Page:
New Jersey's hopes of implementing sports betting at racetracks and in Atlantic City's casinos were dealt a major blow Friday, when Gov. Chris Christie vetoed a bill sponsored by state Sen. Raymond Lesniak (D-Union) that would allow the practice by deregulating it and circumventing the federal law prohibiting it.
Lesniak put the bill forward as an alternative means of ushering in sports wagering after being rebuffed by a federal appeals court and seeing the U.S. Supreme Court decline to hear the state’s case.
The bill, which Christie noted in his veto as a “novel attempt,” is “counter to our democratic traditions and inconsistent with the Constitutional values I have sworn to defend and protect.”
“While I do not agree with the Circuit Court’s conclusion, I do believe that the rule of law is sacrosanct, binding on all Americans,” Christie wrote. “That duty adheres with special solemnity to those elected officials privileged to swear an oath to uphold the laws of our nation.”
Christie added in his veto that there may still be other options for the state, but that there was no need to rush to find them.
“While I remain open to exploring legally sound ways to let the state’s casinos and racetracks offer sports wagering, I am mindful that this process takes time,” Christie wrote.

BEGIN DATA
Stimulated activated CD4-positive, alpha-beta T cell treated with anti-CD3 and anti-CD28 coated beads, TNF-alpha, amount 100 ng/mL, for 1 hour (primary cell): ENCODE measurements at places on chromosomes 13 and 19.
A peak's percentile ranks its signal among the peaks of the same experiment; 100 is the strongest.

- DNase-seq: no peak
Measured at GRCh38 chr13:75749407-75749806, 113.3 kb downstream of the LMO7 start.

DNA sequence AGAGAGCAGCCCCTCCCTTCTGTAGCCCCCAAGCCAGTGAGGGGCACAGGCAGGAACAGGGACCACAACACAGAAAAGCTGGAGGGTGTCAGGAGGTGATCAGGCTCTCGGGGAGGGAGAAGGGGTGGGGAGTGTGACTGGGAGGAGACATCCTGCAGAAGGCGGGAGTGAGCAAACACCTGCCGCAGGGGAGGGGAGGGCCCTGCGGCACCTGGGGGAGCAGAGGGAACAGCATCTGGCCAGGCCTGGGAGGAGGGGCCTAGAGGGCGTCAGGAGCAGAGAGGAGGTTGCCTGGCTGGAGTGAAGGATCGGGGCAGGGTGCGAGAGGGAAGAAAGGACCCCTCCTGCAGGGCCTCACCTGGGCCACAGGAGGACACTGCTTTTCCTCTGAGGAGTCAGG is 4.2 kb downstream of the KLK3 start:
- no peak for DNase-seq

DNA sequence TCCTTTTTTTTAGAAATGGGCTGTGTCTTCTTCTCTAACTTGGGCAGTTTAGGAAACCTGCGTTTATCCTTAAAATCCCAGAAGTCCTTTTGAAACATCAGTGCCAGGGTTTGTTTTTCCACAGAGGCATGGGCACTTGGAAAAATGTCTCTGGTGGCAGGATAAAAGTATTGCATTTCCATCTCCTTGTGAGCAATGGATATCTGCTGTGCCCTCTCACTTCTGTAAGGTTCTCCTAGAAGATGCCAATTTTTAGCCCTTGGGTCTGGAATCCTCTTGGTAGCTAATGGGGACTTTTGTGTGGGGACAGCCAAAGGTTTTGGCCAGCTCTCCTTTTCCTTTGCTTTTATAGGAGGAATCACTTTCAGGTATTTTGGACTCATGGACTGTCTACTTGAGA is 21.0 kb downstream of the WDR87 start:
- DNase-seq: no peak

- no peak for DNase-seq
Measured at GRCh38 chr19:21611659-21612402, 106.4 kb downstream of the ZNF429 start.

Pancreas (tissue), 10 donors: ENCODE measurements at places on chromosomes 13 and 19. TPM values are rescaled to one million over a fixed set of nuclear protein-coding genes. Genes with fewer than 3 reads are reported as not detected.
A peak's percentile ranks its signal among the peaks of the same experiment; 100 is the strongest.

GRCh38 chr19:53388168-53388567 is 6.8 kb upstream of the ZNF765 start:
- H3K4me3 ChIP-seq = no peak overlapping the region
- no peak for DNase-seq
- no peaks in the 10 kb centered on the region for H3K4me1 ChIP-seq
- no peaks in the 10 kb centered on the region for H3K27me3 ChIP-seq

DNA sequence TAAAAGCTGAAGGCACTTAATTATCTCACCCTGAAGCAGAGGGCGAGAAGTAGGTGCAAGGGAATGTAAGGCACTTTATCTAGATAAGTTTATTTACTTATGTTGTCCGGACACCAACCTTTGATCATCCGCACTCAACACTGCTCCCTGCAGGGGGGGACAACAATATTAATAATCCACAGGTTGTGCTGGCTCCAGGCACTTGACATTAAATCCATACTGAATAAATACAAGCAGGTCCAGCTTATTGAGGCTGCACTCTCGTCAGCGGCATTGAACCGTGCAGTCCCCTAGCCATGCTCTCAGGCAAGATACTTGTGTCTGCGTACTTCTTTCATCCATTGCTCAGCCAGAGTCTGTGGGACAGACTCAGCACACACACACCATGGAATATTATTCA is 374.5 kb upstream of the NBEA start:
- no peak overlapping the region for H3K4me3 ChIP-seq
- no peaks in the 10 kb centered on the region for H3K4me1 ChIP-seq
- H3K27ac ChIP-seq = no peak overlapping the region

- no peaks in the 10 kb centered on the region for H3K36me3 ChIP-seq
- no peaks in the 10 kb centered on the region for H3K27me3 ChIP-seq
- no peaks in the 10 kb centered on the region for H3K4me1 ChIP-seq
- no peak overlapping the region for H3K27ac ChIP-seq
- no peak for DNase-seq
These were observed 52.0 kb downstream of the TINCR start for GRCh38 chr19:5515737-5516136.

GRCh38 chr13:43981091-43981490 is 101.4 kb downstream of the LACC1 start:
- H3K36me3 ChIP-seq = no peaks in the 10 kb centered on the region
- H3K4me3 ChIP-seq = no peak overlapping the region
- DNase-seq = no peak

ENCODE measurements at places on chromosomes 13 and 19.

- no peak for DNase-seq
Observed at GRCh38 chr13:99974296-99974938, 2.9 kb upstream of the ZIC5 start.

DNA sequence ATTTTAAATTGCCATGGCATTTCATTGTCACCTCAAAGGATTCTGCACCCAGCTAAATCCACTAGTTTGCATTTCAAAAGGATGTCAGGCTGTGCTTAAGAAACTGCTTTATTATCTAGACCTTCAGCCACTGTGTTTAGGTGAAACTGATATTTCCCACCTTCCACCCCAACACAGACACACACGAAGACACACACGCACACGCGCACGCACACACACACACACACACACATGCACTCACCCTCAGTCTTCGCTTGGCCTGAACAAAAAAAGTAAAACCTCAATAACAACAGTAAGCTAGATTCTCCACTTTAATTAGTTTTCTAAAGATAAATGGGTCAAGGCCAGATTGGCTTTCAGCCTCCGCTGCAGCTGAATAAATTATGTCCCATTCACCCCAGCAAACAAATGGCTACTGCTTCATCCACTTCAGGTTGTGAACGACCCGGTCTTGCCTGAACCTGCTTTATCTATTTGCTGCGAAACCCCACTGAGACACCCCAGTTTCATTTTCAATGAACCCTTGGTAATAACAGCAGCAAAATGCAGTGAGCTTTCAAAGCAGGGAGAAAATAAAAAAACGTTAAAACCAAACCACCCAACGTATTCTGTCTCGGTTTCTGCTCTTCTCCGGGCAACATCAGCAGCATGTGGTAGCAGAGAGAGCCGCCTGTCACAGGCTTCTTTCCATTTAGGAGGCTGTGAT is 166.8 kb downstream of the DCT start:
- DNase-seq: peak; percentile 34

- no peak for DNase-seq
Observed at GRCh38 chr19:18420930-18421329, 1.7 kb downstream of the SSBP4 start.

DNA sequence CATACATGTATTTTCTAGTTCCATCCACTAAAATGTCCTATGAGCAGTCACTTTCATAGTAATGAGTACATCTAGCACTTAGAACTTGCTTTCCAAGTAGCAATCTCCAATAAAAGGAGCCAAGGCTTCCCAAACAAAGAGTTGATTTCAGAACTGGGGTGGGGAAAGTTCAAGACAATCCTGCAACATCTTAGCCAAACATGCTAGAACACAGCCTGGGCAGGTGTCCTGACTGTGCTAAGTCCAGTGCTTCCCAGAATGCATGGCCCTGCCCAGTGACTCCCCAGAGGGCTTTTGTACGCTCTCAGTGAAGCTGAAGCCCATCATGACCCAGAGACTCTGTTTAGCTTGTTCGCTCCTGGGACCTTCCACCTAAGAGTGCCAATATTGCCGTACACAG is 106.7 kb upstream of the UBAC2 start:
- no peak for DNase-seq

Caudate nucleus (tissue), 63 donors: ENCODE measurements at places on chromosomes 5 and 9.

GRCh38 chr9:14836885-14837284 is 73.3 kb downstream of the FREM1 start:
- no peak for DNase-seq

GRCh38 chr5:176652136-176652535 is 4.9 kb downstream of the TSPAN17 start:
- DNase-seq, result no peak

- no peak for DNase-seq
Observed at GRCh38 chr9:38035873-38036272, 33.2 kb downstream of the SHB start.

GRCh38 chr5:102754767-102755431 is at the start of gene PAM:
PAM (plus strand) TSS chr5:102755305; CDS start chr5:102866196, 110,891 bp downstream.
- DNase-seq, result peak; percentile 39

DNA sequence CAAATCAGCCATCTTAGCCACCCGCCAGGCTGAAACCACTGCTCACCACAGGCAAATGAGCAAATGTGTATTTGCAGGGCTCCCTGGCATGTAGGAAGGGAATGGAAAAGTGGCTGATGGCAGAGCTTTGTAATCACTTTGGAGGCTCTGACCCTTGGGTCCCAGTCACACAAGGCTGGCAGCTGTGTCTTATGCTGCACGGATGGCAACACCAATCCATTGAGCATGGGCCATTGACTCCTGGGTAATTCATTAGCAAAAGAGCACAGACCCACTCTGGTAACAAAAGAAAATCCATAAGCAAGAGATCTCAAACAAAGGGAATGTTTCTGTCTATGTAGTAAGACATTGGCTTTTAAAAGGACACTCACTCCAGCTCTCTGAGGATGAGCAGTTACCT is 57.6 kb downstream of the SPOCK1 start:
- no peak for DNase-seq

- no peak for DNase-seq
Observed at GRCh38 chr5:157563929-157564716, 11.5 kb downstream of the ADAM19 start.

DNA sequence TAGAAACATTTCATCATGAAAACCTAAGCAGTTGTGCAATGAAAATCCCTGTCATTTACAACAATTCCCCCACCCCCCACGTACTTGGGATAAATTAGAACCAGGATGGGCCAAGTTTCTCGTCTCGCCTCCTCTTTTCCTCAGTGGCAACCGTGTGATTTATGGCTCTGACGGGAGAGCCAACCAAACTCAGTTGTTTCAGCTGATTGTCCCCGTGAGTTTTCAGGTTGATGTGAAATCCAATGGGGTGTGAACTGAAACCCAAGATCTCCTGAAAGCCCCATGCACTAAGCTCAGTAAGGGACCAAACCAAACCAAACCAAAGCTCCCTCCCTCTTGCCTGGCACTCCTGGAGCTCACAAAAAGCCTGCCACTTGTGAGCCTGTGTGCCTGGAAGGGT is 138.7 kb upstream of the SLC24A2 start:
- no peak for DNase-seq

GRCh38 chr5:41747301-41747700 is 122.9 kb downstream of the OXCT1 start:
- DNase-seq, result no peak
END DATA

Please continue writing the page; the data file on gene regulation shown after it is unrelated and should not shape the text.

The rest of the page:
On Monday, Lesniak said he’s still not sure why Christie, who supported the previous legal push to bring sports wagering to New Jersey, would veto his bill and at least not give it a shot.
“Everybody’s scratching their heads,” Lesniak said.
Lesniak said it would be “no harm, no foul” if the state decided to proceed with the bill only to find out later that it was in violation of federal law.
“Why not try it?” Lesniak said. “What’s the harm? What’s the governor afraid of?”
Now, according to Lesniak, the state is left with only two options if it ever wants a sniff at sports betting: a legislative override of Christie’s veto, or just waiting it out a few years until a new governor is in office.
The problem with an override is that although the bill received wide bipartisan support in reaching Christie’s desk, Lesniak said those same votes are never usually there a second time around after the governor has used his veto pen.
And waiting? Lesniak says that option “may very well be too late” to save the state’s casinos and racetracks, which he says are “both on life support.”
“They need help now,” Lesniak said. “Not three years from now.”
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